I suggest everyone take a look at some of the pics in the links below to get a feel for what it was like. These photos are not something you want kids to see or your work to see, so keep in mind that they are purely and graphically brutal. It’s jarring, seeing the actuality, and if you’re like me, you were probably raised maybe occasionally hearing references to it, but to truly understand the barbaric nature of us you have to view the pictures. Keep in mind this was just last century, and many of them in my parent’s lifetime. I will never forget the first time I was confronted with the pictures of our actual past, a past that should haunt us and disgust us.

When i think of Michael Brown and Eric Garner and the others that have been shot and killed in the recent past, I think that we really haven’t moved that far past the old lynching days. We may have outlawed old style lynchings, but nowadays we’ve seemingly codified a new way of doing it: via law enforcement. And still for accused crimes, many of them petty, no trial allowed. We’re still lynching them albeit without the postcard pictures. And then we’re insulting the folks who do nonviolently protest. Sigh…

As I said, I’m forewarning you that these pictures are graphically brutal. Take a good look at our horrible past and maybe understand some of the anger:

Without Sanctuary: Photographs and Postcards of Lynchings in America

Some of our ugly fairly recent history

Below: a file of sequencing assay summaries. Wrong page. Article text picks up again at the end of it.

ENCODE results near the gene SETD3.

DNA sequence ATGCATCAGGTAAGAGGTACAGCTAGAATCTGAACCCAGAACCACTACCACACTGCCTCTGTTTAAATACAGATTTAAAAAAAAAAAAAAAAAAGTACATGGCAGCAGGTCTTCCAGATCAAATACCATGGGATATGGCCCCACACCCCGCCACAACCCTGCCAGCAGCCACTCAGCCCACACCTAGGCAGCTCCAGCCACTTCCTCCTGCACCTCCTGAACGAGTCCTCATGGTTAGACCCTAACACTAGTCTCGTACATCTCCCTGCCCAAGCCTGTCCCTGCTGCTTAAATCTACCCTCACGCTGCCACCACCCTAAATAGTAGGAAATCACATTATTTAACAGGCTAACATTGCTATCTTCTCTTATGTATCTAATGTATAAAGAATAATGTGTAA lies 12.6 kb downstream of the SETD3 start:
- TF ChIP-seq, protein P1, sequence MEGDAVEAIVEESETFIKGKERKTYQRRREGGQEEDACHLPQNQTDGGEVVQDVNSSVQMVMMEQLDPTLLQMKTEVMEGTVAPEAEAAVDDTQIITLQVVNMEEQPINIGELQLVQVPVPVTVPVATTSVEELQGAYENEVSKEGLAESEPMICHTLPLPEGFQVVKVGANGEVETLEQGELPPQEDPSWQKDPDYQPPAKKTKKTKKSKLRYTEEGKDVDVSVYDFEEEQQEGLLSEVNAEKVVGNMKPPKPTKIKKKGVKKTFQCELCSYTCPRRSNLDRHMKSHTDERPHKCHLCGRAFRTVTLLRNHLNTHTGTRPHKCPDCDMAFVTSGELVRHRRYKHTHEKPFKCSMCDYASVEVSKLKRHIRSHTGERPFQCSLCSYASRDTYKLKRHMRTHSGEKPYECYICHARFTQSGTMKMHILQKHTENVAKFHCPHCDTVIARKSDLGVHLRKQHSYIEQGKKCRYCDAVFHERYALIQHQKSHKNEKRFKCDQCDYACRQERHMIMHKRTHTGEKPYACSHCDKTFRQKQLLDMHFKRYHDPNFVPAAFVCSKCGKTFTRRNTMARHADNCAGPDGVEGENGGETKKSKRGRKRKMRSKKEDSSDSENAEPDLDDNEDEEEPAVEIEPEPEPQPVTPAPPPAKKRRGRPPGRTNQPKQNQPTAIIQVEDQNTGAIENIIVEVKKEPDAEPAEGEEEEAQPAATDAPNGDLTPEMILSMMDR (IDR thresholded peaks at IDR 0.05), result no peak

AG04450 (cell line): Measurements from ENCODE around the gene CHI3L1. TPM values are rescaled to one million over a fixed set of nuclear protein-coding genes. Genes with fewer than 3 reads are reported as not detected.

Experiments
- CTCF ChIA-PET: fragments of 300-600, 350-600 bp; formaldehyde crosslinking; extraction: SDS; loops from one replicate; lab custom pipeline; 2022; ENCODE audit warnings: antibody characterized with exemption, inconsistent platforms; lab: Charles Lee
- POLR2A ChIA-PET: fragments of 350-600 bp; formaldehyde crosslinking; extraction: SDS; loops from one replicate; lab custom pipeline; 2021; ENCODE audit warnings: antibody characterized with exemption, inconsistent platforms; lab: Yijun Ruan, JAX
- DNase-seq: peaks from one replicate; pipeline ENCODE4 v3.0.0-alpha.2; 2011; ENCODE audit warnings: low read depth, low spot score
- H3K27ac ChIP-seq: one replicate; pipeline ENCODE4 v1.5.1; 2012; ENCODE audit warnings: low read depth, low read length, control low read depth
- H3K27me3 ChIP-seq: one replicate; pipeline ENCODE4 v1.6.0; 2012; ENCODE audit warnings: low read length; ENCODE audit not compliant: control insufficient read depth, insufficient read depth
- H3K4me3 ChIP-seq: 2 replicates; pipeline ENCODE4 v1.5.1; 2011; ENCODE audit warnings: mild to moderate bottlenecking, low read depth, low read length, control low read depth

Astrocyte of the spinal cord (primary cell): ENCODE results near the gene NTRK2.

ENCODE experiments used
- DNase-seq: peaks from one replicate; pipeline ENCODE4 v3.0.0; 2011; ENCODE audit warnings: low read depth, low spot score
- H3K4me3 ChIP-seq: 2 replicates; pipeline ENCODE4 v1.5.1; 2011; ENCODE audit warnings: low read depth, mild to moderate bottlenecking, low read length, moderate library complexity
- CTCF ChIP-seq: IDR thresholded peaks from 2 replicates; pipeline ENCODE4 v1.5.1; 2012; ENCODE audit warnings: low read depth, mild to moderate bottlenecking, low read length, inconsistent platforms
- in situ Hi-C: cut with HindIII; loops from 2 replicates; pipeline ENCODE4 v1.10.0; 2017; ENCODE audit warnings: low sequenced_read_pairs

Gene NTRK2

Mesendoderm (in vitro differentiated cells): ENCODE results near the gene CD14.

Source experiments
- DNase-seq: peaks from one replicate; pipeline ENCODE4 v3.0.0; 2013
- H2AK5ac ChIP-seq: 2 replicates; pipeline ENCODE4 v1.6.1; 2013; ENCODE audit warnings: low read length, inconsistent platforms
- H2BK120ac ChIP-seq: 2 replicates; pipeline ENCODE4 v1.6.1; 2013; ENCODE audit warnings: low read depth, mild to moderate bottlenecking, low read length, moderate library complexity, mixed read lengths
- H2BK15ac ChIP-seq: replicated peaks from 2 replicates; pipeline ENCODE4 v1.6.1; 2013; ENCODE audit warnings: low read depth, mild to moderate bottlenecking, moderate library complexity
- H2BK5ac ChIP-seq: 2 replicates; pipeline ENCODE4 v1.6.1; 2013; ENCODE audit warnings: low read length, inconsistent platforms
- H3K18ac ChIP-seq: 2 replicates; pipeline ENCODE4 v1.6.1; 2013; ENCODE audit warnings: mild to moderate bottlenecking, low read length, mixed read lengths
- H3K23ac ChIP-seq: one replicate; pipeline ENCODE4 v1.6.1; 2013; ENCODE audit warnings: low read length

From the First Shot, the Fix Was In

Cross posted from The Stars Hollow Gazette

We don’t know who set fire to the buildings in Ferguson, Missouri last week but we do know who fired the first shot, one of several that killed an unarmed African American teenager, Michael Brown, on a hot August day. We also know that a grand jury that was impaneled to determine if the white police officer, Darren Wilson, 28, should be charged, was misled by the prosecutors in the case. At the very start that were handed to laws that applied to the case. One of those laws, a 1979 Missouri statute, was found to be unconstitutional by the US Supreme Court in 1985.

MSNBC host Lawrence O’Donnell blasted St. Louis County assistant district attorney Kathy Alizadeh on Wednesday for taking weeks to tell the grand jury in the Darren Wilson case she made a major mistake regarding police officers’ right to use legal force.

“With prosecutors like this, Darren Wilson never really needed a defense lawyer,” he said.

O’Donnell said that early on in the jurors’ deliberations, Alizadeh handed them a copy of a 1979 Missouri statute saying police were “justified in the use of such physical force as he or she reasonably believes is immediately necessary to effect the arrest or prevent the escape from custody.” However, he explained, the Supreme Court found those kinds of statutes to be unconstitutional six years later. [..]

The worst part of Alizdeh’s actions, O’Donnell said, was that she did not explain how the Supreme Court decision struck the state statute down after letting jurors carry it with them for weeks.